Take the 2-minute tour ×
Mathematics Stack Exchange is a question and answer site for people studying math at any level and professionals in related fields. It's 100% free, no registration required.

I'm a little rusty and I've never done a mathematical induction problem with matrices so I'm needing a little help in setting this problem up.

Show that $$\begin{bmatrix}1&1\\1&1\end{bmatrix}^{n} = \begin{bmatrix}2^{(n-1)}&2^{(n-1)}\\2^{(n-1)}&2^{(n-1)}\end{bmatrix}$$ for every $n\ge 1$.

share|improve this question
    
yes, just realized I left something off –  cele Jun 25 at 15:25
1  
First show that it's true for $n=1$ (obvious). Then assume that it's true for $n$, and compute the value at $n+1$ by multiplying out the matrices. –  katrielalex Jun 25 at 15:28
    
@gnometorule, after looking at this problem with a professor I know, they suggested induction. As I've mentioned, I'm a little rusty, just getting back into higher math so I went with their suggestion –  cele Jun 25 at 15:28
    
nice little problem! 1up –  John Smith Jun 25 at 15:30
    
My comment was written when you were still missing the n-exponent. –  gnometorule Jun 25 at 15:36

2 Answers 2

up vote 4 down vote accepted

The case $n=1$ is clear since $2^0 = 1$. So suppose that $$\begin{pmatrix} 1&1 \\ 1 & 1 \end{pmatrix}^n = \begin{pmatrix} 2^{n-1}&2^{n-1} \\ 2^{n-1} & 2^{n-1}\end{pmatrix} \quad \quad *$$ for some $n \geq 1$ and let us prove that $$\begin{pmatrix} 1&1 \\ 1 & 1 \end{pmatrix}^{n+1} = \begin{pmatrix} 2^{n}&2^{n} \\ 2^{n} & 2^{n}\end{pmatrix}. $$ We have $$\begin{pmatrix} 1&1 \\ 1 & 1 \end{pmatrix}^{n+1} = \begin{pmatrix} 1&1 \\ 1 & 1 \end{pmatrix}^{n} \begin{pmatrix} 1&1 \\ 1 & 1 \end{pmatrix} \overset{*}{=} \begin{pmatrix} 2^{n-1}&2^{n-1} \\ 2^{n-1} & 2^{n-1}\end{pmatrix}\begin{pmatrix} 1&1 \\ 1 & 1 \end{pmatrix} = \begin{pmatrix} 2\cdot 2^{n-1}&2\cdot 2^{n-1} \\ 2\cdot 2^{n-1} & 2\cdot 2^{n-1}\end{pmatrix} =\begin{pmatrix} 2^{n}&2^{n} \\ 2^{n} & 2^{n}\end{pmatrix}. $$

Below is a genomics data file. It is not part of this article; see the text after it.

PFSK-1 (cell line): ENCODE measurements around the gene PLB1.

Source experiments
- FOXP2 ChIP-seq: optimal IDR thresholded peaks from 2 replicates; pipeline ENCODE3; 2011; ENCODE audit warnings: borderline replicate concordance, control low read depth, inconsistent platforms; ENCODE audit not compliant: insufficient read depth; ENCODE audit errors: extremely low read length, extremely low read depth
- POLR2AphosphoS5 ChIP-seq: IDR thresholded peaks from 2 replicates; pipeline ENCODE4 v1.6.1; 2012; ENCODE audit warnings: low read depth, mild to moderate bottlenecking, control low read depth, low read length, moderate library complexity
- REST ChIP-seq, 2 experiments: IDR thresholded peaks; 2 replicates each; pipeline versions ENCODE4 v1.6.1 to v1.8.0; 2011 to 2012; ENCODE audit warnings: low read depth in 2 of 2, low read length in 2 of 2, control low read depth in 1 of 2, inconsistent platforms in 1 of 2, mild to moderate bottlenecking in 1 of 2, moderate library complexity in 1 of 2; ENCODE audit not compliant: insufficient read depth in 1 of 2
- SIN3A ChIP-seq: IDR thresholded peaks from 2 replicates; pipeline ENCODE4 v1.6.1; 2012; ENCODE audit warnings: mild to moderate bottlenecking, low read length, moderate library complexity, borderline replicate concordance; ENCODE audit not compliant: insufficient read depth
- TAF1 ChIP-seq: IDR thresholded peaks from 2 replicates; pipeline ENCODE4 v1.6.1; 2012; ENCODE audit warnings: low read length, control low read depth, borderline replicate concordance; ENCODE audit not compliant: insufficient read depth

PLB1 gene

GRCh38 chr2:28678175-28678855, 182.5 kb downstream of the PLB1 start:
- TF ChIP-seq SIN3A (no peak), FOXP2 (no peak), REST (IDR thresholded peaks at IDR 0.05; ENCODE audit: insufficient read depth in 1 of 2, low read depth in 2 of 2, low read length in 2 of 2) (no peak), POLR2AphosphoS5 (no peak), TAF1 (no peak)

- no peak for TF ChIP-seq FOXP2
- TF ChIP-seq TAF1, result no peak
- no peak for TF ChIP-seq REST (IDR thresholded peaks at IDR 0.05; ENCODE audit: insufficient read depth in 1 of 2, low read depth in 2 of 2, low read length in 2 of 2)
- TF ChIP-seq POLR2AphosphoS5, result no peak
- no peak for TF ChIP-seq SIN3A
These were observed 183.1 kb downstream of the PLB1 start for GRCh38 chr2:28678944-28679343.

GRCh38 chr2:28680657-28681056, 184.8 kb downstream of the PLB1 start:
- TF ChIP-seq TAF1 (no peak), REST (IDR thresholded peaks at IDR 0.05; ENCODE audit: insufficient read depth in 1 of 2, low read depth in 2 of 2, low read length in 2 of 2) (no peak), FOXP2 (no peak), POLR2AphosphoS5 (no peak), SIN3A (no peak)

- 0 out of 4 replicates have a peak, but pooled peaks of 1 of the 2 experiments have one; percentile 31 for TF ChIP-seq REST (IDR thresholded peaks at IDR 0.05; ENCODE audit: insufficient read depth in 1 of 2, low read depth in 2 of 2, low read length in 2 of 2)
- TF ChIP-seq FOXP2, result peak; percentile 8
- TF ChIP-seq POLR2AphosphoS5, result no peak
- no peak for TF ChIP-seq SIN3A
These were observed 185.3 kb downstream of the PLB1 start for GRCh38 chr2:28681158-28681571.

And thus the relation is true for every $n \in \mathbb{N}$

share|improve this answer
    
Thank you, your work has made it so much more clearer for me to follow. –  cele Jun 25 at 15:38

It is clearly true for $n=1$. Assume it's true for $n$. Then $$\begin{pmatrix}1&1\\1&1\end{pmatrix}^{n+1}=\begin{pmatrix}1&1\\1&1\end{pmatrix}\begin{pmatrix}2^{(n-1)}&2^{(n-1)}\\2^{(n-1)}&2^{(n-1)}\end{pmatrix}=\begin{pmatrix}2^{(n-1)}+2^{(n-1)}&2^{(n-1)}+2^{(n-1)}\\2^{(n-1)}+2^{(n-1)}&2^{(n-1)}+2^{(n-1)}\end{pmatrix}=\begin{pmatrix}2^n&2^n\\2^n&2^n\end{pmatrix}$$

So it's true for $n+1$. By induction it is true for all $n$.

share|improve this answer

Your Answer

 
discard

By posting your answer, you agree to the privacy policy and terms of service.

Not the answer you're looking for? Browse other questions tagged or ask your own question.